NO TIME TO WAVE GOODBYE I just received an advance copy of Jacqueline Mitchard's newest book No Time to Wave Goodbye and I devoured it. It is the riveting sequel to Deep End of the Ocean, Mitchard's first novel which was chosen as Oprah's first Book Club entry in September 1996. As the new novel opens, Beth Cappadora is about to watch the premier of her oldest son Vincent's documentary film whose gut-wrenching theme of family life after a child is abducted and lost comes as a complete shock to the Cappadora parents. Mitchard cuts through each tortured documentary family member's personality and Beth Cappadora's own tattered soul as she is forced to watch the terror of the days after her son Ben was kidnapped. It has been a decade since I read the Deep End, but the characters rematerialized in No Time to Wave Goodbye with consistency and every flaw intact. Although years have passed since the Cappadora family reunited with their middle son Ben, the wounds of the trauma are still palpable. Parents and children have grown, healed a bit, modified, adjusted, and now share new places in each other's lives. A certain settling in process has transpired over the years with a rather uneasy peace. The family revels in the joy and success of Vincent's documentary but ultimately the exposure creates new horrors that force the Cappadoras' to painfully trudge down another dark but familiar alley. This time the roles are switched, and the painstaking search for one of their own brings new awareness and surprising insights. We expect sharp storytelling and wonderful prose from Ms. Mitchard and I'm thankful that she brought this First Family of Cappadoras back for another round of enlightenment. It may be hard to picture how a book with this rare, dark theme could have a universal quality to it! No Time to Wave Goodbye successfully exposes the coping strategies, shells and personas we use to express our humanness, and left me feeling like adaptation and the love that requires it, are perhaps the most important human traits of all.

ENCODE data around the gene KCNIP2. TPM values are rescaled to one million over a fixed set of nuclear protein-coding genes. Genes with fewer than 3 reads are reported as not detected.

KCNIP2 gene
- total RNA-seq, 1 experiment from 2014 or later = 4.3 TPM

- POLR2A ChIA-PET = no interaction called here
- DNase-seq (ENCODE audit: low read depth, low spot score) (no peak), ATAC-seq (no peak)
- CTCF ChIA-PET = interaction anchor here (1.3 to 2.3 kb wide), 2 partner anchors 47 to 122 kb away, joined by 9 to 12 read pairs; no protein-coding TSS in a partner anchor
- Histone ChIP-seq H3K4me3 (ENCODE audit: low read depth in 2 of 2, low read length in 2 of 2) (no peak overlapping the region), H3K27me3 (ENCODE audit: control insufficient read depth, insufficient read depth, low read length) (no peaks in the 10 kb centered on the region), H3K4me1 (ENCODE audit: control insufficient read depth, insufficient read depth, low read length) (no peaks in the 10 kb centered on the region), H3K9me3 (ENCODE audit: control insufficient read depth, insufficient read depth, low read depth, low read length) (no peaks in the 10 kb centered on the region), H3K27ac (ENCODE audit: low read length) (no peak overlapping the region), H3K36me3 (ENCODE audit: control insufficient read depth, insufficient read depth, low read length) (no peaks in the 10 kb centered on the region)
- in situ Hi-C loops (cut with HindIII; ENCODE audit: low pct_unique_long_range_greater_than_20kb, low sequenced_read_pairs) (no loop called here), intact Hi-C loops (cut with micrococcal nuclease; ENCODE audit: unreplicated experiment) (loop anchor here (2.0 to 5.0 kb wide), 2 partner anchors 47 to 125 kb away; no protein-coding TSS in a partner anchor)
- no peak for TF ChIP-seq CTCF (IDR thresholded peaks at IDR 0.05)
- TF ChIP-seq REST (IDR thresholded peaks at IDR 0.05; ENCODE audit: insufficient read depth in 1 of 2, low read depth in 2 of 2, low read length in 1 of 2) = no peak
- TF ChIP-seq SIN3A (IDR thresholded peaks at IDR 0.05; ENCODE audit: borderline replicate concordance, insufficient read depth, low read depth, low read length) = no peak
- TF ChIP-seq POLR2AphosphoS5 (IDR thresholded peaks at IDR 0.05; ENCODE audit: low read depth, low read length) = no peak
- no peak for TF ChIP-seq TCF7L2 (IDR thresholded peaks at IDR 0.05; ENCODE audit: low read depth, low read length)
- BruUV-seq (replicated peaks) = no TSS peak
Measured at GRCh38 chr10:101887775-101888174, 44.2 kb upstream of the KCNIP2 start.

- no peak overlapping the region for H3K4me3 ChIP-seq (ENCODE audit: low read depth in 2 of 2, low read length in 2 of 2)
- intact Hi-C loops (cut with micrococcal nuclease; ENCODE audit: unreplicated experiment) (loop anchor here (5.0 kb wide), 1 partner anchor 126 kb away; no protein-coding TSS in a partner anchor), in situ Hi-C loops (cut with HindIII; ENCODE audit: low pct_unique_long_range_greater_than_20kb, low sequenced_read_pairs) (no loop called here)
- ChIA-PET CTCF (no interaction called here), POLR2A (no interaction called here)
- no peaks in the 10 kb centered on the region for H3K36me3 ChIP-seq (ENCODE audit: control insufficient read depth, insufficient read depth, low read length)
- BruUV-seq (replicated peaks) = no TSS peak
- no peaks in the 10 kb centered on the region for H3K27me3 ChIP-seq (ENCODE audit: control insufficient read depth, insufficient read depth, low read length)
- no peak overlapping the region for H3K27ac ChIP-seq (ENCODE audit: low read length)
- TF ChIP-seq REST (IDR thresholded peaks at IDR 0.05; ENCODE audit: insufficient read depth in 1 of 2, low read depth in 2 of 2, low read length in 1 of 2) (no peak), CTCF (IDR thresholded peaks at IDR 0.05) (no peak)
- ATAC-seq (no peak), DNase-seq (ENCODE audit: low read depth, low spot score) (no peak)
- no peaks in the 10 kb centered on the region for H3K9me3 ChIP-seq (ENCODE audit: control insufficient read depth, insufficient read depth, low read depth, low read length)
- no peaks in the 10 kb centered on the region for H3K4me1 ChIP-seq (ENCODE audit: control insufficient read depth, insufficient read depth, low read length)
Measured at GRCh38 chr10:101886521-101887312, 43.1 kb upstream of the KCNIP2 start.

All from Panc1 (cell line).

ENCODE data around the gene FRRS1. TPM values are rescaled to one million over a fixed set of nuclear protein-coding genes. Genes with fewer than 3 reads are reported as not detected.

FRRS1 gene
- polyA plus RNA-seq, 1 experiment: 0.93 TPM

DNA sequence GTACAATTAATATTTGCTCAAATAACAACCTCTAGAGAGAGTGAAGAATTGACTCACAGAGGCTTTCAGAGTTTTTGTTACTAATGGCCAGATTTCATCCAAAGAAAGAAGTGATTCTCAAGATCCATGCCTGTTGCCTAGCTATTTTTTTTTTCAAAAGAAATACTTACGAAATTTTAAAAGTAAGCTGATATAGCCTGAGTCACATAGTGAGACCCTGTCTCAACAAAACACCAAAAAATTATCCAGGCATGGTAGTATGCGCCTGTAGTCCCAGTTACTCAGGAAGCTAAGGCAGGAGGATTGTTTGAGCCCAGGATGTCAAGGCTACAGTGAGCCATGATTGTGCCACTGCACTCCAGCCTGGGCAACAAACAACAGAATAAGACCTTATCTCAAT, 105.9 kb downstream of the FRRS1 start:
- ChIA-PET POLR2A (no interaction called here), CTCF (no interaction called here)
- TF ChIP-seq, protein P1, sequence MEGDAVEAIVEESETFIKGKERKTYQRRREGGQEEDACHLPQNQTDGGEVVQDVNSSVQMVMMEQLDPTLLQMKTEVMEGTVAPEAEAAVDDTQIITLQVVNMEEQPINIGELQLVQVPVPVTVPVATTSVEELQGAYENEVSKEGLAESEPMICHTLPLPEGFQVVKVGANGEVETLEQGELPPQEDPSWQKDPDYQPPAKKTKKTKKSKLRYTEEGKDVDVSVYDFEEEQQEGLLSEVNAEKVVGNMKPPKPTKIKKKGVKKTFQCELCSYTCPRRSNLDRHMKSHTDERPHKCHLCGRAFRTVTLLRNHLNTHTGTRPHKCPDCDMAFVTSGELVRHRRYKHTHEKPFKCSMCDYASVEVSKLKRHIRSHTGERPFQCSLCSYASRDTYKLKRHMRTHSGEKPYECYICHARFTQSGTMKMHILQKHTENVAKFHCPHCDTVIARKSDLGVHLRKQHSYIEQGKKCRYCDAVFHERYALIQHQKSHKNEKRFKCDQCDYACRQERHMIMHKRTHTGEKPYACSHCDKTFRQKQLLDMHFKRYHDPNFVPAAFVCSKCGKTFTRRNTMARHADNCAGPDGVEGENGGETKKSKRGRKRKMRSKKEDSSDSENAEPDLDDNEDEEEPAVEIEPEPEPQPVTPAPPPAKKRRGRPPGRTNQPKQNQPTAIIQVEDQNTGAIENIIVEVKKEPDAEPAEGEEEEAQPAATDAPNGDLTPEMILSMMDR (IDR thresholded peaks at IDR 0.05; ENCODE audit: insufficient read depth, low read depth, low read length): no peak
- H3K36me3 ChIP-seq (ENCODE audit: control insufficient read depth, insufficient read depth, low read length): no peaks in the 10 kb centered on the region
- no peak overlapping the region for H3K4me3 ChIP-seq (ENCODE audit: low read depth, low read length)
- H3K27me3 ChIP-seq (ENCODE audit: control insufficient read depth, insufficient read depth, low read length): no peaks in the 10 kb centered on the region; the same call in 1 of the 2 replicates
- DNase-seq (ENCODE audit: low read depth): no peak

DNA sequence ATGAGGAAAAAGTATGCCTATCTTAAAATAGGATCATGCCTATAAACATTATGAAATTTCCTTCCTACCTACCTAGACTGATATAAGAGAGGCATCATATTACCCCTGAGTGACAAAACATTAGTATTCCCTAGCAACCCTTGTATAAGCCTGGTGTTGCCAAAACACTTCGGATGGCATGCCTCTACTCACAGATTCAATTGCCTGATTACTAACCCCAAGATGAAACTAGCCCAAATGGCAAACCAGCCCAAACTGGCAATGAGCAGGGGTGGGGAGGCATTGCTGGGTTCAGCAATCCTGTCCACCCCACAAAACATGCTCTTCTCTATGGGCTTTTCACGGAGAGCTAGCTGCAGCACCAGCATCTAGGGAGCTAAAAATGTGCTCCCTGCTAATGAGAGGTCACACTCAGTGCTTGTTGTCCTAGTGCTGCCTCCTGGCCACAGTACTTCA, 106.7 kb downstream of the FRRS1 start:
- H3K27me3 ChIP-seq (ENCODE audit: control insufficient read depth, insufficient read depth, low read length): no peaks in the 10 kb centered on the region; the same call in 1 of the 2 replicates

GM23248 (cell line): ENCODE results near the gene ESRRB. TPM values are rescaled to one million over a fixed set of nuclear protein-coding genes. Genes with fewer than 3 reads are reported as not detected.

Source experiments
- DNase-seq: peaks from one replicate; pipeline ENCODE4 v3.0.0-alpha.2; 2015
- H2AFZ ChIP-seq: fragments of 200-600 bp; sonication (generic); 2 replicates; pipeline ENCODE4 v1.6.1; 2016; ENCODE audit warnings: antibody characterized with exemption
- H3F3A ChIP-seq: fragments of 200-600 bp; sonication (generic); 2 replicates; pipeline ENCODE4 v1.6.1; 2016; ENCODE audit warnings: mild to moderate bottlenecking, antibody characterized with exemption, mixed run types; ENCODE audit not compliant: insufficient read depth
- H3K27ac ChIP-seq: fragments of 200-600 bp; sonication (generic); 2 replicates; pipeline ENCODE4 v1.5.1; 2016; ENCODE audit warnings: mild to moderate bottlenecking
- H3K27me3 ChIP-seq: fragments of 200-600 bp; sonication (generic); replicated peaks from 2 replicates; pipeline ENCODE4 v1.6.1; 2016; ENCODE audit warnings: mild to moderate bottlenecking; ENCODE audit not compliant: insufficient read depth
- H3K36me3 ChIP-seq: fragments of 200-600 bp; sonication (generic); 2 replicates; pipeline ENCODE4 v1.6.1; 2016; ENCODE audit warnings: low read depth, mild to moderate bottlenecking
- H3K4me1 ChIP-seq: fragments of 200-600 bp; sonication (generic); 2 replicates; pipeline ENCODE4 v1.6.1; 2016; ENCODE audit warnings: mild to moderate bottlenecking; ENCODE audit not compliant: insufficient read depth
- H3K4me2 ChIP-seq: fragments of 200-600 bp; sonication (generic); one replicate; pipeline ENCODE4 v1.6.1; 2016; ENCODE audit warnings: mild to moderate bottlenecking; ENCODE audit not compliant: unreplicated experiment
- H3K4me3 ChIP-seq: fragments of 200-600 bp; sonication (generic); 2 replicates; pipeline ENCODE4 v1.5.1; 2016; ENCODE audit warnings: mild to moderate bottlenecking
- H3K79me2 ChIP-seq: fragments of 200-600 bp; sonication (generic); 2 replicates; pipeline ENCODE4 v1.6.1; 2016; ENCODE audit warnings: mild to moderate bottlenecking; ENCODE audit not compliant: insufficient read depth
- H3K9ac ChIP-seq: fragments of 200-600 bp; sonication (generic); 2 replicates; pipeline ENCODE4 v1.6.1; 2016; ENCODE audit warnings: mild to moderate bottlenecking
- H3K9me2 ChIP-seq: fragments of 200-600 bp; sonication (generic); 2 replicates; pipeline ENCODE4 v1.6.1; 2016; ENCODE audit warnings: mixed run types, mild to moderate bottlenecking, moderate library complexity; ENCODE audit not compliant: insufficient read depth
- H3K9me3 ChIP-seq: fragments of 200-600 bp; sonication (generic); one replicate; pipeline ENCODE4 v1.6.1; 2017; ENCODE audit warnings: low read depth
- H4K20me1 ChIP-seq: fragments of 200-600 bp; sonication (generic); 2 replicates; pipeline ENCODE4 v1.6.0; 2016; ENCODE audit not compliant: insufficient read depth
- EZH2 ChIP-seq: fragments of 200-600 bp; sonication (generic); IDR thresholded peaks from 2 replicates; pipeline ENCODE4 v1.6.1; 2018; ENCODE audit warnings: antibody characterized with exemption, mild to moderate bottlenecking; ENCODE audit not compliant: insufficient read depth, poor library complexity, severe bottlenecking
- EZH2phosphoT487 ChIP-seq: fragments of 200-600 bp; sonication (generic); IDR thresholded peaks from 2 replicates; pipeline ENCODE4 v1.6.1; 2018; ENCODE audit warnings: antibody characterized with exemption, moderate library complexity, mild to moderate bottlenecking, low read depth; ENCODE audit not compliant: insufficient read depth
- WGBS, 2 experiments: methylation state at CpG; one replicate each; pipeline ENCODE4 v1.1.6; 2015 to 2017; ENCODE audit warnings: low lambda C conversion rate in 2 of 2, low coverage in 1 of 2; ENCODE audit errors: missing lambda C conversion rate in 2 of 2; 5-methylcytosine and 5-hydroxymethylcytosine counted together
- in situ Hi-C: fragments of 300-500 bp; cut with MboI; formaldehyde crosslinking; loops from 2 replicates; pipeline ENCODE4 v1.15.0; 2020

chicamimi on LibraryThing 8 months ago
I was so excited to win the ARC for this book as I loved and adored the first book, taken with the two main narrators of the story. The second book isn't told in quite the same matter nor with the focus so singulary on those characters. But it was still a great read. It only took me two days to zoom through the pages, wanting to continue and I thought it was so perfectly striking that the characters can still be back in those moments from the first book at any time. I also have to say I enjoy the way Mitchard writes. It's not overly descriptive or boring. The dialogue and prose flow and in a way that's easy and yet sometimes manages to elicit the "I wish I had wrote" line or scene.
Judgejudy2u on LibraryThing 8 months ago
I found ths book to be ok for a Sunday aftenoon read but it wasn't the kind of book that you just can't put down and that is exactly what I did over the course of three weeks.. The beginng seemed to be a bit repetious and that was probably for the sake of readers who did not know the basis of this book 's predicessor, Deep End of the Ocean. But it was almost too much that for the first 4 or 5 chapters I wasn't quite sure I would finish the book. And most of the plot was predictable but still readable. I didn't find many surprises. The ending was good and overall it gave the reader a sense of appreciating family. I would only recommend this book to die hard fans of the author.